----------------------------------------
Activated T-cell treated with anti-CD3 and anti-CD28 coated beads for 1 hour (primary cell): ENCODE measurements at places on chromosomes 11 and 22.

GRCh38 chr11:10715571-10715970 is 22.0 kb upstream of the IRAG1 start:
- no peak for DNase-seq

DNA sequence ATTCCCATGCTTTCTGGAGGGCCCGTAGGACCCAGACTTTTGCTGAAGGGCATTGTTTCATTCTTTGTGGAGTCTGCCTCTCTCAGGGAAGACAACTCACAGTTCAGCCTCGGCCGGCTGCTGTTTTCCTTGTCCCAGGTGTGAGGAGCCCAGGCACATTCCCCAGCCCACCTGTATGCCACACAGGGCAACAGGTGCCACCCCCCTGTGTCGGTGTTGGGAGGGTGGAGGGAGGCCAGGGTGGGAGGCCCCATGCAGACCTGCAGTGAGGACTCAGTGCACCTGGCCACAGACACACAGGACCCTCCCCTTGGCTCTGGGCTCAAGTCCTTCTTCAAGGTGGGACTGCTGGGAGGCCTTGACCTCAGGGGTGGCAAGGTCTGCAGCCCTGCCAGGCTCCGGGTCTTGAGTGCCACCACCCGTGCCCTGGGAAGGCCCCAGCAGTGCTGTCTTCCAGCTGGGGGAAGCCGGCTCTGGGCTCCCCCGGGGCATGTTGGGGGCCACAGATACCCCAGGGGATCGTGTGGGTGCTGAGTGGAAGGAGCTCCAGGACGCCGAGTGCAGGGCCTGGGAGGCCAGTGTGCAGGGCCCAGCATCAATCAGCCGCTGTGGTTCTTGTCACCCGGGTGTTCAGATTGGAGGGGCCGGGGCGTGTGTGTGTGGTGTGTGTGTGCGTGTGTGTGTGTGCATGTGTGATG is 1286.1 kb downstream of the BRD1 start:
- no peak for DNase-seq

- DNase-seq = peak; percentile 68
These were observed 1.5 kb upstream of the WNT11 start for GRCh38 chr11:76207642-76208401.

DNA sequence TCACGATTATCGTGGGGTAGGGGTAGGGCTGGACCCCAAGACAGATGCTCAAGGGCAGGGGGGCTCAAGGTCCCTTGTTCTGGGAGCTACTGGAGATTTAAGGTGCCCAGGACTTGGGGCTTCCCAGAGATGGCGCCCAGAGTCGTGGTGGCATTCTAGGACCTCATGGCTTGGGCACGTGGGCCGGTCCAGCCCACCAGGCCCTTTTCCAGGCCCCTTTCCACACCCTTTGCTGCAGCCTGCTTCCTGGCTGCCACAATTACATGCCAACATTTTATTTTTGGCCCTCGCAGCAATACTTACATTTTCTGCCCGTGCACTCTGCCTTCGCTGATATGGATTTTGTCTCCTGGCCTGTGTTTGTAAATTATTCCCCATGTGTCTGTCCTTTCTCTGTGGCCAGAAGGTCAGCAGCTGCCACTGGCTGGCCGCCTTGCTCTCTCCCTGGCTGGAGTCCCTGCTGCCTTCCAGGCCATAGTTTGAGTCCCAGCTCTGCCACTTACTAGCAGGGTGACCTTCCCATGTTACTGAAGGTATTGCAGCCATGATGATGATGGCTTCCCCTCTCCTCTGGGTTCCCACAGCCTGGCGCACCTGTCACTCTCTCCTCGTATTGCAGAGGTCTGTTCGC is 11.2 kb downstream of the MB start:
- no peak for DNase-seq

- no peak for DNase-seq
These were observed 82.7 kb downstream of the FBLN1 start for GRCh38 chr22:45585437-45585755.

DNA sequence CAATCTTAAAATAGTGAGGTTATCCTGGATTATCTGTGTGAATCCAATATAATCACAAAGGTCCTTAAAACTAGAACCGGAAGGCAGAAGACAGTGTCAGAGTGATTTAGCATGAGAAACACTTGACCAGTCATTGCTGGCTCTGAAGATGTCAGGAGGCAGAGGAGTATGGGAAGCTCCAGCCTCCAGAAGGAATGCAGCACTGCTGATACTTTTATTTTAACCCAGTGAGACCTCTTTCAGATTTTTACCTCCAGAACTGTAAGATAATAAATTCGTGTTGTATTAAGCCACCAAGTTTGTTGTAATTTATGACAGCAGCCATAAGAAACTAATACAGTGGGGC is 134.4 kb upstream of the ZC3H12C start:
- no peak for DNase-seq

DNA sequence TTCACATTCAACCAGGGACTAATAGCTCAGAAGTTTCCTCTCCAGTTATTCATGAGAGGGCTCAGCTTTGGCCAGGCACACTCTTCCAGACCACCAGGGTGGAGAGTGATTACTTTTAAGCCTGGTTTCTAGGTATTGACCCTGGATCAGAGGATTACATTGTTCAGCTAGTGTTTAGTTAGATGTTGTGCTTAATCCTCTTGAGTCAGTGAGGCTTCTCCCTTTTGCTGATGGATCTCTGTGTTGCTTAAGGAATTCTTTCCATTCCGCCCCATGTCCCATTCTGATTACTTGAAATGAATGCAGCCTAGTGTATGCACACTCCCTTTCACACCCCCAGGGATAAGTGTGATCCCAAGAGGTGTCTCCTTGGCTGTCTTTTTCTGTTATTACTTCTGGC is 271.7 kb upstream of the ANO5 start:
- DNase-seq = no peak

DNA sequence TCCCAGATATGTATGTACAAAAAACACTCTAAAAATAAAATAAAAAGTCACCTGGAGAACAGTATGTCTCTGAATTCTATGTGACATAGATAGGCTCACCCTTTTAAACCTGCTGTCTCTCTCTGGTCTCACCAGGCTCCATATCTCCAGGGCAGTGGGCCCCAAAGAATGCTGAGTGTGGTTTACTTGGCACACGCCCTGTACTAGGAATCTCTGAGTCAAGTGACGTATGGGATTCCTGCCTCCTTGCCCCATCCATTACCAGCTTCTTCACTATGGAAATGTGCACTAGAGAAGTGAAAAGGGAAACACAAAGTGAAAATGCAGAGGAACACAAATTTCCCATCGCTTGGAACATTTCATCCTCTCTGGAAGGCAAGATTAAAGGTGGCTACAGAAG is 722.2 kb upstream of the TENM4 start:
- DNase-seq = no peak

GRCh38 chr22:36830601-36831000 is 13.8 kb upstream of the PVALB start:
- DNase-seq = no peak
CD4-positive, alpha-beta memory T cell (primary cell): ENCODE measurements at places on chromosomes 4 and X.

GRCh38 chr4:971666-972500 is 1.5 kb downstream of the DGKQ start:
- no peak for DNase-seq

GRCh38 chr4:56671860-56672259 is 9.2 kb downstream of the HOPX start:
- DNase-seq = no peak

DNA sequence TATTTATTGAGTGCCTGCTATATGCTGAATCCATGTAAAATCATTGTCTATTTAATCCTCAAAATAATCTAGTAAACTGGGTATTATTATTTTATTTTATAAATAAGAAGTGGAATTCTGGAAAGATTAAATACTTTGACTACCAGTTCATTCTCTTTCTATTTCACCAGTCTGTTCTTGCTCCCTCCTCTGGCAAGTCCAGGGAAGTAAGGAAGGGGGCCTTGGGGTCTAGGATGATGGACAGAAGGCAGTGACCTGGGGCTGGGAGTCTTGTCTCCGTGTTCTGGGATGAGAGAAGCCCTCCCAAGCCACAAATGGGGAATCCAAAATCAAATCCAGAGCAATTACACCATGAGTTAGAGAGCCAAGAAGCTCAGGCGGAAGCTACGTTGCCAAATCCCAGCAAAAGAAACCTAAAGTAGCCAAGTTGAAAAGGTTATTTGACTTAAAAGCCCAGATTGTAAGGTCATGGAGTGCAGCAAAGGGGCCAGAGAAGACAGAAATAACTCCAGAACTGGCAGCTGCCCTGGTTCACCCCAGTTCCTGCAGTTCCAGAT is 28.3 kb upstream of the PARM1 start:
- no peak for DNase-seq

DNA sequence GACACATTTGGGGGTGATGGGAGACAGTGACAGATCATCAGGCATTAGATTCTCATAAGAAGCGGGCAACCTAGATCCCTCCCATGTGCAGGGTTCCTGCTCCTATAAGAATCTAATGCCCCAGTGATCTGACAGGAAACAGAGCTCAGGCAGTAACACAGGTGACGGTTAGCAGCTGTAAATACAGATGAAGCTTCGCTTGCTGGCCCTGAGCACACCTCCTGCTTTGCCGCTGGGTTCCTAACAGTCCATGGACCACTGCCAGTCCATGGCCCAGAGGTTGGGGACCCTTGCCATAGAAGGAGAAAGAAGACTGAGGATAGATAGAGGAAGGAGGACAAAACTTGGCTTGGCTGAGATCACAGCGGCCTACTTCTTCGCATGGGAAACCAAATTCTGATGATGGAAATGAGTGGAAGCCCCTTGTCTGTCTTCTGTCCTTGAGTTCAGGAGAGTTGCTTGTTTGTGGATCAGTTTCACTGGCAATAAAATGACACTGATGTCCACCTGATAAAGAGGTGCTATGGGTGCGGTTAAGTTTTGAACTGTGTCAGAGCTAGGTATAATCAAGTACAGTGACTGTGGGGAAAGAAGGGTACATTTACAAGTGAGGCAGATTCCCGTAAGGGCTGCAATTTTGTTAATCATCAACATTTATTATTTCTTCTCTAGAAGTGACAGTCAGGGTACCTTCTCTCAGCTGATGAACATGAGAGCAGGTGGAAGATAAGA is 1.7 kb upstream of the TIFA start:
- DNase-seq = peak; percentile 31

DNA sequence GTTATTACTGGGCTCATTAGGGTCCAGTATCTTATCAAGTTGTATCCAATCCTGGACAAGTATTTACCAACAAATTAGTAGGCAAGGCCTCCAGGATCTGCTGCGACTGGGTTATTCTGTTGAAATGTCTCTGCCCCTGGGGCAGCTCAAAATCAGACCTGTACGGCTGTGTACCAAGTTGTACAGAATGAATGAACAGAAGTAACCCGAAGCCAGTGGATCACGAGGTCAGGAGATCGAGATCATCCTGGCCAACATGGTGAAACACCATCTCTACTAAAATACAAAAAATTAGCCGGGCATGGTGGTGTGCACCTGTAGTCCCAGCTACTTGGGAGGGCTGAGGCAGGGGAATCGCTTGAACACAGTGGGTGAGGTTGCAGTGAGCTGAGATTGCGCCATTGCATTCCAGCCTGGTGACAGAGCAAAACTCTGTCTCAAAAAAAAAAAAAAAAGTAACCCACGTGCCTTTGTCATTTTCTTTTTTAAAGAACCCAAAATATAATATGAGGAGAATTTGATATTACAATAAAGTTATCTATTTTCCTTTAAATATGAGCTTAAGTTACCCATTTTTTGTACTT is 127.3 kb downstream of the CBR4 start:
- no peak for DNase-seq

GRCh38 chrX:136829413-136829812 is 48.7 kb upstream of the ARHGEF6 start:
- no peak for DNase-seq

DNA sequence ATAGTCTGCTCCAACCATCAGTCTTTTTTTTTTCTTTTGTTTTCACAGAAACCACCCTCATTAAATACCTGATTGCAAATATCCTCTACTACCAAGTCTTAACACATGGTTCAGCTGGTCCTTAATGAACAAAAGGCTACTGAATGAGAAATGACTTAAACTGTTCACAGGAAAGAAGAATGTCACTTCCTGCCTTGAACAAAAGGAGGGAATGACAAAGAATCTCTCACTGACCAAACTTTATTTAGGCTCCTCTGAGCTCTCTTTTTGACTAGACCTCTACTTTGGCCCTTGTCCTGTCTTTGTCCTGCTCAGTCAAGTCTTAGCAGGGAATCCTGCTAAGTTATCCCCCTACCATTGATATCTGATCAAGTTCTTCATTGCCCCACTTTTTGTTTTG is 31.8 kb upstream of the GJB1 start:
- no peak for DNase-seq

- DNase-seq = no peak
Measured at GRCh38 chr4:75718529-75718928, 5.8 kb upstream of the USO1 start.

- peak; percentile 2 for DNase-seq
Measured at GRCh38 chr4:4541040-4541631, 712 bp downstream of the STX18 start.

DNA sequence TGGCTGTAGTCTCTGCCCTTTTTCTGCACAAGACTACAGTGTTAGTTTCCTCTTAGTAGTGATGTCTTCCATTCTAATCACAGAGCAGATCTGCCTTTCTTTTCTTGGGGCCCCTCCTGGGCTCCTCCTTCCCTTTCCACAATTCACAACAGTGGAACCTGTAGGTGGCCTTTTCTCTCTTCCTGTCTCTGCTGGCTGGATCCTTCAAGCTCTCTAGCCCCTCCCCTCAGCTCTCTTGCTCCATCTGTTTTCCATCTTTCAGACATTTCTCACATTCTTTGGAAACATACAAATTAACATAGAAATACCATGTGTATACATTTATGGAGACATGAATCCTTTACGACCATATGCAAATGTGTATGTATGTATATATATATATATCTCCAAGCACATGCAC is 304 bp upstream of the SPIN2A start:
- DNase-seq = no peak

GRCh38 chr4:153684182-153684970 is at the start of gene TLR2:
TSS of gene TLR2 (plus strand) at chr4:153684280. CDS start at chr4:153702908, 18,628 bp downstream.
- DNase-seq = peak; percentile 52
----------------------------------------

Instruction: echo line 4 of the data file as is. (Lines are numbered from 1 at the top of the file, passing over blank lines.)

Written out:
DNA sequence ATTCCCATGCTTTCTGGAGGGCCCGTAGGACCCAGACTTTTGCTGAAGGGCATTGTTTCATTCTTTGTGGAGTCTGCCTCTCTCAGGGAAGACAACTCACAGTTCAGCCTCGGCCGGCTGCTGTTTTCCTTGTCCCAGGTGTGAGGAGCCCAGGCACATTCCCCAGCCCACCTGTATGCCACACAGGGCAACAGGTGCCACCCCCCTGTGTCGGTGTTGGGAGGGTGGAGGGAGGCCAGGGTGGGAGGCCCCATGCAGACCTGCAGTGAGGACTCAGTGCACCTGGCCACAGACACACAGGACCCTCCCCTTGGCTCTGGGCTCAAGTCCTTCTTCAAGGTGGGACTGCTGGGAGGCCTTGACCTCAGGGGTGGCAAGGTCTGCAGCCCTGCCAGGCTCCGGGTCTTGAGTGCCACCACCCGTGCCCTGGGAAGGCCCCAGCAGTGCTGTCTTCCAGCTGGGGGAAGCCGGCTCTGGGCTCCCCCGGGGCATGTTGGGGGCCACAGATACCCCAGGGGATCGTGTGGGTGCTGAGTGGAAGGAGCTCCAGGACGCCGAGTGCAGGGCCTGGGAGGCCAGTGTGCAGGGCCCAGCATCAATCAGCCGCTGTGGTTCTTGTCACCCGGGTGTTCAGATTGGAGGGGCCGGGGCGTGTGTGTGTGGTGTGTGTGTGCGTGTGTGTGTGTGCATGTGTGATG is 1286.1 kb downstream of the BRD1 start: